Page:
At some point every competitive dance movie tries to appeal to your soft side, but I think Stomp the Yard has the most effective heartstring-pulling since West Side Story. When I saw it in a Brooklyn theater populated almost entirely by girls, we were all screaming and crying in the first 10 minutes. DJ (Columbus Short) is the BEST crew-dancer/krumper in South Central L.A., and he wins all of the awards at all the underground dance competitions that always exist in movies. After some bad stuff goes down, he moves to Atlanta to attend a fictional HBCU (Historically Black College/University) where dancing is not as important as stepping. As DJ learns about the historical importance of stepping, he also finds inspiration in his school’s distinguished alumni, which makes for a REALLY emotional and pretty long montage of uplifting imagery and music. The wildly creative choreography and super-slick cinematography is bananas, but the moral of this story is that the world cares about what’s in your heart almost as much as how buff you are or how effortlessly you can backflip. —Julianne

MV5BMTM2MTI5NzA3MF5BMl5BanBnXkFtZTcwODExNTc0OA@@._V1_SX214_ Silver Linings Playbook (2012)
Recently released from a mental health facility, Pat (Bradley Cooper) is living back home with his folks. He’s estranged from his wife and he’s lost his job, but he believes that if he has a positive attitude and devotes his time to self-improvement, he’ll find the so-called silver lining in his bleak circumstances. His plan to win back his wife is complicated by the volatile friendship he forms with Tiffany (Jennifer Lawrence in an Oscar-winning performance) as the two train to compete in a local dance competition. Silver Linings Playbook is an authentic and sensitive portrayal of what it’s like to live with a mental illness or love someone struggling with mental illness, but it’s also sort of a romantic comedy. Really, this movie is all over the place, but in the most enchanting way. —Amber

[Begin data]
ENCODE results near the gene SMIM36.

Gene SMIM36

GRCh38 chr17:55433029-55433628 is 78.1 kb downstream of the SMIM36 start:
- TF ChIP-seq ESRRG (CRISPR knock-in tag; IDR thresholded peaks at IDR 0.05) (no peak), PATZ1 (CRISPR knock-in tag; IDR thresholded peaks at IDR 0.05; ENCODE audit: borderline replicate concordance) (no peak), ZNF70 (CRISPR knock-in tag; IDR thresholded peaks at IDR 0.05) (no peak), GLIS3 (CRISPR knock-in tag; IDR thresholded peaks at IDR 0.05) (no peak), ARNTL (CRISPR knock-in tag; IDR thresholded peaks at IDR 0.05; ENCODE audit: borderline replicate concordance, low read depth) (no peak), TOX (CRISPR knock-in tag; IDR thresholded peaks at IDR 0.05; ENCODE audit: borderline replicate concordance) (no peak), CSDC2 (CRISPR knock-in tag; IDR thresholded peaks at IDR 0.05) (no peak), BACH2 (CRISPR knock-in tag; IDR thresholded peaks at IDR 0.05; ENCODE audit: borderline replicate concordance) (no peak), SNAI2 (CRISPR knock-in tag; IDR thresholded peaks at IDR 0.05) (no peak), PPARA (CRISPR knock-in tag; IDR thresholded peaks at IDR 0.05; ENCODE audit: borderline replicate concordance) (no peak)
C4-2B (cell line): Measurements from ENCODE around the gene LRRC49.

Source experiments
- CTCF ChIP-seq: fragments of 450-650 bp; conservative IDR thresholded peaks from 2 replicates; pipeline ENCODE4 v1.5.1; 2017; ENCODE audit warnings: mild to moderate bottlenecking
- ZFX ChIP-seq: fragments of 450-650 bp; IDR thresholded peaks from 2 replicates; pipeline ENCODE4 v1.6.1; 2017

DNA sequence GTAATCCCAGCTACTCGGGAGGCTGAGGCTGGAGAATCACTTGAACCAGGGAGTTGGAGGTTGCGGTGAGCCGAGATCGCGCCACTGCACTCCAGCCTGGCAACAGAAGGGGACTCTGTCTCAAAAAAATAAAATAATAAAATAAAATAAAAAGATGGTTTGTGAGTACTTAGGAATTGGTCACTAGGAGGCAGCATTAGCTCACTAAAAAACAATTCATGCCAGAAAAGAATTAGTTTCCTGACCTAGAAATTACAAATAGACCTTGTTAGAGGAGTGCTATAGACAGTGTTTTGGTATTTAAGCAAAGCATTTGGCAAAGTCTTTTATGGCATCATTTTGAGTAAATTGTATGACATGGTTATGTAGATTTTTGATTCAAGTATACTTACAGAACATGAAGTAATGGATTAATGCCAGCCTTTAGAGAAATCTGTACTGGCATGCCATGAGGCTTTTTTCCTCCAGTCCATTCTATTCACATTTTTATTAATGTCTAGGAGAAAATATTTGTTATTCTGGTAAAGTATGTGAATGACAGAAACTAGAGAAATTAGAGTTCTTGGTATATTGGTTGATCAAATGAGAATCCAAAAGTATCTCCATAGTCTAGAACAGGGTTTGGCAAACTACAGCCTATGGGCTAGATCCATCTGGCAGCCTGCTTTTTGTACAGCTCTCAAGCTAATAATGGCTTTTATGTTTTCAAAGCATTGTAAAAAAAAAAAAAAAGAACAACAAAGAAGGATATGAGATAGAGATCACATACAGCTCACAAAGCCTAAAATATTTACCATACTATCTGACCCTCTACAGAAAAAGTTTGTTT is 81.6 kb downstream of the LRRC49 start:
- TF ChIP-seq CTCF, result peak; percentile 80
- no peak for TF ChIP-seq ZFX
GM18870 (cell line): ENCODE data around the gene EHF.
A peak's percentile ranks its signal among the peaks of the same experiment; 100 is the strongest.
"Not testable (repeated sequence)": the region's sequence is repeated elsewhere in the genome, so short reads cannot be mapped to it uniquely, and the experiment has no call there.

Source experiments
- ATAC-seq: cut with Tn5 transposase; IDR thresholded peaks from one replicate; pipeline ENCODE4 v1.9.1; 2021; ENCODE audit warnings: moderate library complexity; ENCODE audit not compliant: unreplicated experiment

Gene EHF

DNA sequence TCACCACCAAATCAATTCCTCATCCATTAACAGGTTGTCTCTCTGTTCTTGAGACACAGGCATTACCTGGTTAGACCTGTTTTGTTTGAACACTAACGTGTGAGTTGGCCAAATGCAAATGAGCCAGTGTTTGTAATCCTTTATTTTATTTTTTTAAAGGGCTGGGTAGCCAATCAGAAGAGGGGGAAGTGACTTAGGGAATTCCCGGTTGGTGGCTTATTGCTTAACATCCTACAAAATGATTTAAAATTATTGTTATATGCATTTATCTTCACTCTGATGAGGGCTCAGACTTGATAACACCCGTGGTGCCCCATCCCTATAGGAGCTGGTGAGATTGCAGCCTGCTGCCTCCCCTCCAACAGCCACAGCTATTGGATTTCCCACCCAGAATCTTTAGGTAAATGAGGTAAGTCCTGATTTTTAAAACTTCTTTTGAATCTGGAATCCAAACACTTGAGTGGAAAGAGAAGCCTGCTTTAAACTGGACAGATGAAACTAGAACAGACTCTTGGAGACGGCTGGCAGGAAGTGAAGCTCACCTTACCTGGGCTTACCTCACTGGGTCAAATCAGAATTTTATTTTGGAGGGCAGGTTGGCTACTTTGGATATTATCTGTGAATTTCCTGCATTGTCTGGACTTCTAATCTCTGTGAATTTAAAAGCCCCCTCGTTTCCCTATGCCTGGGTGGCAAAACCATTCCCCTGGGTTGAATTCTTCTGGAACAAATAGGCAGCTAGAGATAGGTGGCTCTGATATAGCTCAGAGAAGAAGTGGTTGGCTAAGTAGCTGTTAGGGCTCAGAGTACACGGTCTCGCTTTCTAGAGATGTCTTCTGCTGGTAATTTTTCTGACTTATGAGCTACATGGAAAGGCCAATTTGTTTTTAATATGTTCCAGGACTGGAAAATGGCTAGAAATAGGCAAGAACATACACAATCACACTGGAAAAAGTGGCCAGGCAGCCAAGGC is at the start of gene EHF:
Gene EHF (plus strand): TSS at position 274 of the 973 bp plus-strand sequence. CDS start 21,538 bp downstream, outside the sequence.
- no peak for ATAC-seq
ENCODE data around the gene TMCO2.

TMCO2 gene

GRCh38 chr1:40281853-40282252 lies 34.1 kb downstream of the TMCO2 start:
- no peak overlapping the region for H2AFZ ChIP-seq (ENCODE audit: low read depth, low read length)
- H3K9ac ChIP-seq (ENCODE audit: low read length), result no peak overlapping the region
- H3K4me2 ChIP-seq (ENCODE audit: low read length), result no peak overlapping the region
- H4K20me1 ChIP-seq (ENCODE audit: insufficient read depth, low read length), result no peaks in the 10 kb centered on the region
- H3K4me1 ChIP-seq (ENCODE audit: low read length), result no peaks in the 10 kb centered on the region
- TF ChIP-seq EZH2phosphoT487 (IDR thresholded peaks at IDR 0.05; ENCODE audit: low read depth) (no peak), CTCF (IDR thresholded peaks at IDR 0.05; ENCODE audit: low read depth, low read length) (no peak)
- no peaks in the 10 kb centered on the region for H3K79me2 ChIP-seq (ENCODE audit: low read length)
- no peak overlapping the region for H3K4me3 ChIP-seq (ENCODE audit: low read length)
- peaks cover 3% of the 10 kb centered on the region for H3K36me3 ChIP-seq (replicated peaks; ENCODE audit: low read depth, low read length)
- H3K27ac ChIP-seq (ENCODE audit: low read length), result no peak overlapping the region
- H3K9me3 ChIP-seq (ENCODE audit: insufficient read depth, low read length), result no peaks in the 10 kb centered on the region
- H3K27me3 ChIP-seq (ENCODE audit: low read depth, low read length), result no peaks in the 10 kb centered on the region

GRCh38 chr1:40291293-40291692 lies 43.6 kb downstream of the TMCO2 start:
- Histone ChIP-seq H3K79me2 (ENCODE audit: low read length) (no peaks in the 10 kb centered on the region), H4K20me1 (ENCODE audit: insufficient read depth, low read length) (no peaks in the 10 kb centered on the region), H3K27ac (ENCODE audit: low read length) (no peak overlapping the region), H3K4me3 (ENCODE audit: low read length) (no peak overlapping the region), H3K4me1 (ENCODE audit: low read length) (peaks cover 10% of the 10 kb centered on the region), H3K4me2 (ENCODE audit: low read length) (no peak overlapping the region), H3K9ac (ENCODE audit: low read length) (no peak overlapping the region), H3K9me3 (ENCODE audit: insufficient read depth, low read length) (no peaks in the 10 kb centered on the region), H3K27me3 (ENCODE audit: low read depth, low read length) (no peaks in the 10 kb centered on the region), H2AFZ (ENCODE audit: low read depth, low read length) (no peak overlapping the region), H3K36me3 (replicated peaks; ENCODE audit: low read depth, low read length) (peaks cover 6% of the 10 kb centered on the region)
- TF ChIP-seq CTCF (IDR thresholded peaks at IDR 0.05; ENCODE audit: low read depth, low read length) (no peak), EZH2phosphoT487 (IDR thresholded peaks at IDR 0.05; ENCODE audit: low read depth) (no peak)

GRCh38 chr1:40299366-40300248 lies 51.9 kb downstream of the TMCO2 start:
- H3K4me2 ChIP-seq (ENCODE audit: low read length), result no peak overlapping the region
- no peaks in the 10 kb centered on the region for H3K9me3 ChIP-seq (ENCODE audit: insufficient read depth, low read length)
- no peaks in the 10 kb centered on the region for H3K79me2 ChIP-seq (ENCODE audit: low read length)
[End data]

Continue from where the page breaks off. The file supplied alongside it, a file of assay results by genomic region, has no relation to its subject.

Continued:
20101714.jpg-r_640_600-b_1_D6D6D6-f_jpg-q_x-xxyxx She Monkeys (2011)
Equestrian vaulting is like gymnastics, except it happens ON THE BACK OF A MOVING HORSE. She Monkeys follows Emma (Mathilda Paradeiser), a Swedish teenager who joins a new equestrian vaulting team in a super-small town and meets an older girl named Cassandra (Linda Molin) who immediately begins testing the boundaries of their friendship. The director, Lisa Aschan, said she wanted the film to feel like a Western, with the girls constantly dueling, and she succeeds in the many scenes where they’re staring each other down and picking away at one another’s emotions and insecurities. If you’ve ever had a friend you kind of hate as much as you love, you might recognize some of the mind games Cassandra and Emma play. —Brodie

MV5BMjEzMjI0ODgzOV5BMl5BanBnXkFtZTcwMDQyMDkyNg@@._V1._SX520_SY735_ The Black Power Mixtape 1967-1975 (2011)
This documentary about the black power movement comprises footage that sat undiscovered in a Swedish television storage cellar for 30 years. That footage is mixed with never-before-seen interviews, and together it all gives you an interesting look at what life was like for people on the front lines of America’s most intense civil rights struggle. Angela Davis’s interview from jail is chilling and fascinating, and though I already admired her, it gave me a new respect for her commitment to social justice. This is a really rad and inspirational look at a revolutionary way of life, and not to be missed. —Danielle

MV5BMTkwMjkyNzQ0MV5BMl5BanBnXkFtZTYwMzMzMjE5._V1._SX288_SY475_ The Sandlot (1993)
I usually have zero feelings for sports movies UNLESS they follow rag-tag teams of no-hopers just givin’ it a go against all odds (see: The Mighty Ducks, Bad News Bears, Little Giants). In this sub-genre, The Sandlot is number one. It’s set in the 1960s and the main character is a bookish kid called Scotty Smalls who moves to a new town and learns to play baseball by hanging out with a misfit team on the lot near his house. He’s taken under the wing of Benny Rodriguez, the super-handsome leader of the gang, and gradually earns his spot on the team. The snarky kid in the group is responsible for one of the best monologues in any movie, and is played by Chauncey Leopardi, whose excellent name you might recognize from Gilmore Girls and Freaks and Geeks! I learned what s’mores were from watching this movie repeatedly (I grew up in Australia, where this movie was called The Sandlot Kids), so this movie was important for me educationally. —Brodie

jeopardy_season_21-800x510Jeopardy! (1964—present)
Jeopardy! is the most iconic game show ever (official judge: me), so you probably at least know that it’s a general-knowledge trivia show. I like that it gives you the answer and makes you guess the question, that I still get shivers from the theme music. The record-breaking champion Ken Jennings is really funny on Twitter, and I love Alex Trebek even though he over exaggerates his pronunciation of foreign words. If you’re obsessed with trivia like me, Jeopardy! is a fun game show to watch and to play along with with friends, although I always seem to do the best when nobody’s around to watch me kill it. —Anna F. ♦